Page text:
Improving performance with Multi-threading

A few weeks back a Surfulater customer (lets call her Mary) was having a problem where Surfulater wouldn’t start. It turned out that if she closed Surfulater and then immediately started it again, it wouldn’t start. During the process of trying to work out what was causing the problem I asked if I could get a copy of the Knowledge Base Mary was using. Once I got that I was able to reproduce the problem and fix it. This particular database was reasonably large and it took a few seconds to save, while Surfulater was closing. When you close Surfulater it disappears from the screen straight away, however it is actually still running, saving your knowledge bases and cleaning up after itself. If you started a new copy of Surfulater before the first one had truly closed, things got messy, causing the new copy to crash. So to end this part of the story, that problem is now fixed.

But the real reason for this post is to tell you about an important improvement in performance that I’m just finishing up. For a while now some users have been asking for an option to display a summary list of articles in the content window when you select a folder in the tree, instead of displaying the full content of all the articles. The reason for this request is that if you have lots of articles in a folder, it can take a little while before they are displayed, and during that time you are locked out of doing anything with Surfulater. This was never an issue that overly affected me, as my articles always came up quickly enough. That all changed though when browsing through Mary’s Knowledge Base (with her permission of course). Surfulater could go off with the pixies for many seconds at a time and all you could do was twiddle your fingers and wait. So why was there such a dramatic difference to what I was personally used to? Well it is simply because Mary’s Knowledge Base contains lots of very big articles, and mine don’t. By very big I’m taking about articles with from 100 to 400 KBytes of text and often containing quite a few large’ish images. To display one of these articles, it may take say one second, which is ok. But when you have a folder with 30 like this, you could be waiting around for up to 30 seconds. If you clicked on the folder by mistake, then well that’s just too bad.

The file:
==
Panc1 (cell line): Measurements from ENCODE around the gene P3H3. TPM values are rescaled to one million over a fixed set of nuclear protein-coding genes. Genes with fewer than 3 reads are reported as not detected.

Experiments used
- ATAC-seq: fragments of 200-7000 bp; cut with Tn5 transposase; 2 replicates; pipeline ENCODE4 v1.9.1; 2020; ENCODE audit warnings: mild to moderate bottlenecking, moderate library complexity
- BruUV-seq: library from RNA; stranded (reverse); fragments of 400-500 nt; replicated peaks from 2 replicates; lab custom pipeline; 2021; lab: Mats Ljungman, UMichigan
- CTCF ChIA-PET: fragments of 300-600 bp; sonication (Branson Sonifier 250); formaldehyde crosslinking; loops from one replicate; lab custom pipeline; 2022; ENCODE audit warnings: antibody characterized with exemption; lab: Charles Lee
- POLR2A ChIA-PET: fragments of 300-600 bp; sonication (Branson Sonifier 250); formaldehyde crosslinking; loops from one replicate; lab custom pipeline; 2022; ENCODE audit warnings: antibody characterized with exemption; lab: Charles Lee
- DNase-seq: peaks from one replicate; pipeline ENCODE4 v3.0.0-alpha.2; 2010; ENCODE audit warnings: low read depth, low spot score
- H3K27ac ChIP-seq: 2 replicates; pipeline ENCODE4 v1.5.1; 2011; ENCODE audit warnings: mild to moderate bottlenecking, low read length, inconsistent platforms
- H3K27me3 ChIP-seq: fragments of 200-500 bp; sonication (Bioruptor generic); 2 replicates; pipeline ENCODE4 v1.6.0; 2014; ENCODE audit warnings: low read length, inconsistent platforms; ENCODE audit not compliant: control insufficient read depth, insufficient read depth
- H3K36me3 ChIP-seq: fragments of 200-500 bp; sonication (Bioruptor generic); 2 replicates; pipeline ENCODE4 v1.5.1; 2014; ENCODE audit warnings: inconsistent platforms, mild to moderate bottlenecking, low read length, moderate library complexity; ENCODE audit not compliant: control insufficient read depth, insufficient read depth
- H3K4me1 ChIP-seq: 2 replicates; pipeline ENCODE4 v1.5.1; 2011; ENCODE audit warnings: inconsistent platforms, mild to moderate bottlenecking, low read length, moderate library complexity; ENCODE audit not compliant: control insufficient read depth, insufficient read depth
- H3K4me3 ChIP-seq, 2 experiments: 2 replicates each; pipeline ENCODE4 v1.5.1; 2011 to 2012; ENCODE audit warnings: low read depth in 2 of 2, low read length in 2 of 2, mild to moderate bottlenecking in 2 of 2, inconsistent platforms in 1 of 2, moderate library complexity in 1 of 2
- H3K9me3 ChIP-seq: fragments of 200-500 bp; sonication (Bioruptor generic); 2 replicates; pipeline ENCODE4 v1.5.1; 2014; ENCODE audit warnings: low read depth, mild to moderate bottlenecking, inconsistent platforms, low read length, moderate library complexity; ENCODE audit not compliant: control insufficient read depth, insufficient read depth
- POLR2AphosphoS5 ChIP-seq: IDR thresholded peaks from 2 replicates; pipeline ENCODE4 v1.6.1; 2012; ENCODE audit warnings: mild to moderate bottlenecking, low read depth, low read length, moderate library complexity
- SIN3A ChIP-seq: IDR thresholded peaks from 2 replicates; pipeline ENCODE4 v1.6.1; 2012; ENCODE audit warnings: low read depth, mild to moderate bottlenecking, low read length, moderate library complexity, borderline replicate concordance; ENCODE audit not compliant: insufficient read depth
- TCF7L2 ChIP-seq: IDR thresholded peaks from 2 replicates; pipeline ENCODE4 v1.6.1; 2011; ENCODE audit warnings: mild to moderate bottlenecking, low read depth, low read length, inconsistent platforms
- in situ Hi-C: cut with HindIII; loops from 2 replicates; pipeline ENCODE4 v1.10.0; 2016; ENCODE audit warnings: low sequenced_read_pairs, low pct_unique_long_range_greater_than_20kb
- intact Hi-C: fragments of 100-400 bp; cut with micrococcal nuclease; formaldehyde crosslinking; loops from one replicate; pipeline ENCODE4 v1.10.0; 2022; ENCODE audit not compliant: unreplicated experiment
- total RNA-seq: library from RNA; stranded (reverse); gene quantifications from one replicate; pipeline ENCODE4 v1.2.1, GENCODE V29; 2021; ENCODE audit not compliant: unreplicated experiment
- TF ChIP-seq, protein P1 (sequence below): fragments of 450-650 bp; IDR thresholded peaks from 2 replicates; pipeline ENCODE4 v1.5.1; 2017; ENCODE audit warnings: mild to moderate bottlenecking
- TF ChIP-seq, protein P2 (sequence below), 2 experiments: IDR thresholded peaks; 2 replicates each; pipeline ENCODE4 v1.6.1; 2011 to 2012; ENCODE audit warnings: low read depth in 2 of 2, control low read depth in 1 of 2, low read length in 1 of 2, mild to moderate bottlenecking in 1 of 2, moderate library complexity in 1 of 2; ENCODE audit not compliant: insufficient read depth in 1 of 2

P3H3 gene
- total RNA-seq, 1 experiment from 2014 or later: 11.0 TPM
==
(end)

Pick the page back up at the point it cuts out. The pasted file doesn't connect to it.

So where is this taking us. It was clear from seeing Mary’s Knowledge Base that something needed to be done. I could have provided the requested option of simply displaying a list of article titles when a folder was selected, but I’ve never felt particularly comfortable with that solution. This is because the ability to display all articles in a folder, in their entirety, is very important for some people. Also there is little point displaying a list of articles, when you already have that in the tree. So you may as well just display the folder, without any article information.

A better and more ambitious solution was to hive off the process of displaying articles, so that it wouldn’t interfere with Surfulater’s operation. To accomplish this I’m using what is called multi-threading, which in essence enables you to run multiple processes at the same time, instead of sequentially one after the other. This sounds simple enough, but in fact anyone who has worked on the development of a multi-threaded application knows only too well how complex it is. One overly simple analogy is to think about two (or more) people trying to drive the same car at the same time! The most complex aspect of multi-threading is ensuring the processes don’t get in each others way. If they do the program can easily hang, corrupt files or other resources.